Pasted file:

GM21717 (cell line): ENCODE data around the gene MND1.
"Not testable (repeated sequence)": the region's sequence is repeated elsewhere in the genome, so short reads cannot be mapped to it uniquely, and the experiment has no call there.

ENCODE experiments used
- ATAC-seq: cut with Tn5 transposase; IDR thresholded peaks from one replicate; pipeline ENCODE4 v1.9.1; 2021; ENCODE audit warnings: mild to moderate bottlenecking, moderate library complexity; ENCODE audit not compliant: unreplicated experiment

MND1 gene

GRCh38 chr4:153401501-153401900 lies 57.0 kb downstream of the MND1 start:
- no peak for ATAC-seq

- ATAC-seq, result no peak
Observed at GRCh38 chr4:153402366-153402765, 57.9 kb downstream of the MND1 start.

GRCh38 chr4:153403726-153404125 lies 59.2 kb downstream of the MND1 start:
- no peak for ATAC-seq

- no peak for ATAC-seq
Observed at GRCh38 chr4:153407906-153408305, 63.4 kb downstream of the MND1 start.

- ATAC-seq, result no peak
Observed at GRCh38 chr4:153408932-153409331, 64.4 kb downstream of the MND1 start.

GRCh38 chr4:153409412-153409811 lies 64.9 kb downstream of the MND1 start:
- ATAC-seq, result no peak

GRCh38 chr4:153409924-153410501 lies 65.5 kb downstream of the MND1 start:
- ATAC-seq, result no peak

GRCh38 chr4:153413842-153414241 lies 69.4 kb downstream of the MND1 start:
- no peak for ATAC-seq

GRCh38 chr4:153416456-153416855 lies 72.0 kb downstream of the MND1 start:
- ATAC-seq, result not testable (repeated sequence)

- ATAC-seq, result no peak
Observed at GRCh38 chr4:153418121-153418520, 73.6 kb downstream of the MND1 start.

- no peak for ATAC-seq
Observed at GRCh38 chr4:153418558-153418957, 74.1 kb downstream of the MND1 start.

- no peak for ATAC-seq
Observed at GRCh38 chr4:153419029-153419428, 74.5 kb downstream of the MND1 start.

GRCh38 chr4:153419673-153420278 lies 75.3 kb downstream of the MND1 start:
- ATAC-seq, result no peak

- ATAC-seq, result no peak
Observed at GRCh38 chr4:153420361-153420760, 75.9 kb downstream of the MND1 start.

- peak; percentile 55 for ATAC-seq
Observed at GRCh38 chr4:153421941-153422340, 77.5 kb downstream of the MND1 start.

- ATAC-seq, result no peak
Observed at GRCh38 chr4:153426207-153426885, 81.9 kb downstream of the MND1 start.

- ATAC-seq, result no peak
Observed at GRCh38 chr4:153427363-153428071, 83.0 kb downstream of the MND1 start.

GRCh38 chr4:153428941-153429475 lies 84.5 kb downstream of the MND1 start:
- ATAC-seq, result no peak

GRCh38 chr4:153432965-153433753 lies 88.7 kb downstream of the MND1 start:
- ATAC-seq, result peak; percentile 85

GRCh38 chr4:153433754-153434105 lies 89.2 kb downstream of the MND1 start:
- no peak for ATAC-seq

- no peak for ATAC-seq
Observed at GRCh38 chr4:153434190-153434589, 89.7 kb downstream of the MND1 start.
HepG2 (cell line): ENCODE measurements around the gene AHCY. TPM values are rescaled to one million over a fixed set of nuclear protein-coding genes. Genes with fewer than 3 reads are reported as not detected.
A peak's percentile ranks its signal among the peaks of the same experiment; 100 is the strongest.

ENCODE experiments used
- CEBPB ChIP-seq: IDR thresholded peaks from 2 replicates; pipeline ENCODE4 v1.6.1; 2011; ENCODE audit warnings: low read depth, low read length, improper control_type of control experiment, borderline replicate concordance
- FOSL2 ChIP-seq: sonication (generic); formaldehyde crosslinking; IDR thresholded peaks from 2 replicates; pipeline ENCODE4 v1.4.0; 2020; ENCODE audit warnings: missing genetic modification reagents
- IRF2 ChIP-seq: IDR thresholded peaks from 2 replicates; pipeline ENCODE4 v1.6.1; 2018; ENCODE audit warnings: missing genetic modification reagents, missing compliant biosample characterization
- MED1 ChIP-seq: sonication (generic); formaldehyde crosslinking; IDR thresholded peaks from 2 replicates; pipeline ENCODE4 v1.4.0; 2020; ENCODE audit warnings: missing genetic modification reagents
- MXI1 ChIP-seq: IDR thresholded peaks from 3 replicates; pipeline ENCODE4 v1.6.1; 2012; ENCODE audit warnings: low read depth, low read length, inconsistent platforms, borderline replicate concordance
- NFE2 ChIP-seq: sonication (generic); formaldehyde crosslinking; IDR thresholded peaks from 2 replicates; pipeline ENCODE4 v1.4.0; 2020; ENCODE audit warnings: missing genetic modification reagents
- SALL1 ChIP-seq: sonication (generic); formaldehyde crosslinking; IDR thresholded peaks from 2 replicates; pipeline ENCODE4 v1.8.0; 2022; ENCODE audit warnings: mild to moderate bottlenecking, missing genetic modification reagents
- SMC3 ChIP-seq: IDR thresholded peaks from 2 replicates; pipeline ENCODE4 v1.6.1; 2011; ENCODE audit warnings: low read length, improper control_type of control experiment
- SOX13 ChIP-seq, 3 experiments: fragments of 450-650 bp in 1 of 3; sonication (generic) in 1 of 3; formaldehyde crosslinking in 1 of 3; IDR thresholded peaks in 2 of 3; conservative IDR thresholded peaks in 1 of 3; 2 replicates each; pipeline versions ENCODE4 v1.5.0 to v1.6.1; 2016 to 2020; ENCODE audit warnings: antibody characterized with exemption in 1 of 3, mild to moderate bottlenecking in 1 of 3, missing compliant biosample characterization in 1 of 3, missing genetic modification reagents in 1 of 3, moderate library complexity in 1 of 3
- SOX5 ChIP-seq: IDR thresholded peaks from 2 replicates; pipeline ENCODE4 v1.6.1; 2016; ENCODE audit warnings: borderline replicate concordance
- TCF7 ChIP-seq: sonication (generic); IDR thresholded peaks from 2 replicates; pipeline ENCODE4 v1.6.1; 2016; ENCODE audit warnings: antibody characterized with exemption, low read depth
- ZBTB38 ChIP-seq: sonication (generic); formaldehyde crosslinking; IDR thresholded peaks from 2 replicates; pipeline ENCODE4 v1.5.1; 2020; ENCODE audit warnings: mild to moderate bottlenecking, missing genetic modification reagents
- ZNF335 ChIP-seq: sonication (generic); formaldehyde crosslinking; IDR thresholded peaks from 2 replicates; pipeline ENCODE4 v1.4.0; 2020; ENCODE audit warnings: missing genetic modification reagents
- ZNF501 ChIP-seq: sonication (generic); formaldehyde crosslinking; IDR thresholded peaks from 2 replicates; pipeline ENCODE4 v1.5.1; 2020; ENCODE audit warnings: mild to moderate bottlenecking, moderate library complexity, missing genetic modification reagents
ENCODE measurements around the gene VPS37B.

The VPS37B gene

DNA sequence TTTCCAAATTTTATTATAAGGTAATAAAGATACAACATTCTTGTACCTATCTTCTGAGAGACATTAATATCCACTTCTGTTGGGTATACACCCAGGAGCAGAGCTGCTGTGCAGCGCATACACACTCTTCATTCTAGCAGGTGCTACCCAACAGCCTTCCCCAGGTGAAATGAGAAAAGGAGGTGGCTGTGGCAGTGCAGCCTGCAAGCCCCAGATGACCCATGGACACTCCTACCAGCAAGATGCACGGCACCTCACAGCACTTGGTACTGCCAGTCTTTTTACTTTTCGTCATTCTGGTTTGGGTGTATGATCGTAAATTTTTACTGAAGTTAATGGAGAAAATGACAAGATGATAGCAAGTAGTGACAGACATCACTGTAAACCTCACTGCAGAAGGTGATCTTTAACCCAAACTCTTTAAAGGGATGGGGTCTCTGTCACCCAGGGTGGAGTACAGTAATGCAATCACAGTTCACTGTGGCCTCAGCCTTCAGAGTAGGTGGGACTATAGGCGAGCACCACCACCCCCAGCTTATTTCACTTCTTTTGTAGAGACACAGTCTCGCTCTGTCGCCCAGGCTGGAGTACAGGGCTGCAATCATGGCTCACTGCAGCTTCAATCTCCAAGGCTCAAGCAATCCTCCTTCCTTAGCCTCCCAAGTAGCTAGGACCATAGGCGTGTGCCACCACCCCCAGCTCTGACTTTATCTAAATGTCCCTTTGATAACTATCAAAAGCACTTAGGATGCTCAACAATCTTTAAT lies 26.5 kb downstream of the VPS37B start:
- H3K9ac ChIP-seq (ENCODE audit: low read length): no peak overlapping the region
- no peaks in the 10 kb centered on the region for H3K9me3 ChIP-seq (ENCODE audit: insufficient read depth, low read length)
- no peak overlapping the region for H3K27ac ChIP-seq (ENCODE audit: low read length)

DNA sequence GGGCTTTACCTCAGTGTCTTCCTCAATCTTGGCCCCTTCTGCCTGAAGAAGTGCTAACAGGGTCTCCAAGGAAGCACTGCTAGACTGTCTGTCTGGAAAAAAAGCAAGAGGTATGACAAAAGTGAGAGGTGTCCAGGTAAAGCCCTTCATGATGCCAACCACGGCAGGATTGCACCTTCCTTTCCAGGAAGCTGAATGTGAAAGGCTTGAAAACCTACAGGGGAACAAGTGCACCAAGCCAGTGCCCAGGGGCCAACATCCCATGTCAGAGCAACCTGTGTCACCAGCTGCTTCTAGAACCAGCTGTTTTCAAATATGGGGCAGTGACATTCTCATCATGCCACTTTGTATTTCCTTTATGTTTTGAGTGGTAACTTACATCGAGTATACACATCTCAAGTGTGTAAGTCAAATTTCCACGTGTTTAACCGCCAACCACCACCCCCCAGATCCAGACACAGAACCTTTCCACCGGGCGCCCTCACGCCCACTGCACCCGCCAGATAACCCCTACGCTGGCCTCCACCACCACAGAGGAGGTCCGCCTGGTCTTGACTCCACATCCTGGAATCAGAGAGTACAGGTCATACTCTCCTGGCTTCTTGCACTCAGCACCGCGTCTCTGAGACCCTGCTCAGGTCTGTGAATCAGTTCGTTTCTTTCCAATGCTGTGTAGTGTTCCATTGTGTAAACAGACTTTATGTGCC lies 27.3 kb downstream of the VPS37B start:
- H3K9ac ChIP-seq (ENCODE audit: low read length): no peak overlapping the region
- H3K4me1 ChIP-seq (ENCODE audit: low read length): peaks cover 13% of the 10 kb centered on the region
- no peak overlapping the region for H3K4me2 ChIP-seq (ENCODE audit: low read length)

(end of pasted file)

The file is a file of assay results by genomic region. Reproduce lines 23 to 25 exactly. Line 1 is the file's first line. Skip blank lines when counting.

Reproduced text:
- ATAC-seq, result not testable (repeated sequence)

- ATAC-seq, result no peak
Observed at GRCh38 chr4:153418121-153418520, 73.6 kb downstream of the MND1 start.